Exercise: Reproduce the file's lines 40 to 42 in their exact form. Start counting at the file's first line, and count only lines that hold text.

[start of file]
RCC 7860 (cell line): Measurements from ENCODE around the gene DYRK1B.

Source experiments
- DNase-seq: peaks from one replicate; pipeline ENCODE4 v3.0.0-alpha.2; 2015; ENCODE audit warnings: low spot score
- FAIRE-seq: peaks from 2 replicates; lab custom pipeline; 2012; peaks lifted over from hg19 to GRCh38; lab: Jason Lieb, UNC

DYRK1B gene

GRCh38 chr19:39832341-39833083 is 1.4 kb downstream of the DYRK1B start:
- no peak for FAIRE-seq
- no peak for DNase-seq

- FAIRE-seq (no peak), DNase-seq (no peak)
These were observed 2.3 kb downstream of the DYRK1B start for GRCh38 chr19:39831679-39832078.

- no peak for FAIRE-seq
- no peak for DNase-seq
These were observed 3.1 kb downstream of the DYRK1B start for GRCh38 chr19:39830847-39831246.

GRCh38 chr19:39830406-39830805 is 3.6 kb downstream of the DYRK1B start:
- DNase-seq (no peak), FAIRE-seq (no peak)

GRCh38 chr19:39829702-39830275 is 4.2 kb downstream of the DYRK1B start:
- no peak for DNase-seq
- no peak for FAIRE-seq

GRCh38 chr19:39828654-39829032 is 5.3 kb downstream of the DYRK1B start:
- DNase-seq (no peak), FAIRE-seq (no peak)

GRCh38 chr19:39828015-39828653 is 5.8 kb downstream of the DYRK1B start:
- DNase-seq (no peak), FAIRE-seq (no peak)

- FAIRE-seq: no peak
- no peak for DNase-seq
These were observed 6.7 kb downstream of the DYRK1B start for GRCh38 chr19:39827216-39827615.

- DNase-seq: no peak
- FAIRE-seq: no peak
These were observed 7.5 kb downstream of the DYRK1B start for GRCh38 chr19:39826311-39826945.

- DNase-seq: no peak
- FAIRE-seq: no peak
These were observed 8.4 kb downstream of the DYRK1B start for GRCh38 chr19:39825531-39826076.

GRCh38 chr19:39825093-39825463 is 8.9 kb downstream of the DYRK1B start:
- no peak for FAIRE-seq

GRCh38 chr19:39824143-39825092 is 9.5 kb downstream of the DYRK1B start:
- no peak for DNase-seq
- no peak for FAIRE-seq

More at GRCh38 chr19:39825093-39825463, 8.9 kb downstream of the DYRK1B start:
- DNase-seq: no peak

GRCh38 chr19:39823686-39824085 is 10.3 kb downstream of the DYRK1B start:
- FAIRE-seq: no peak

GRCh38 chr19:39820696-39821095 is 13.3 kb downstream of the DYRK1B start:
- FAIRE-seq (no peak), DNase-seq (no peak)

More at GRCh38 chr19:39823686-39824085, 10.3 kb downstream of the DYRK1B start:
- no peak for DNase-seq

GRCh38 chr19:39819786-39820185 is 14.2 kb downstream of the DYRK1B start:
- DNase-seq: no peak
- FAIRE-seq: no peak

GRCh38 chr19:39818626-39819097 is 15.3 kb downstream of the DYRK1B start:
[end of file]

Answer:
- FAIRE-seq: no peak

GRCh38 chr19:39820696-39821095 is 13.3 kb downstream of the DYRK1B start:
- FAIRE-seq (no peak), DNase-seq (no peak)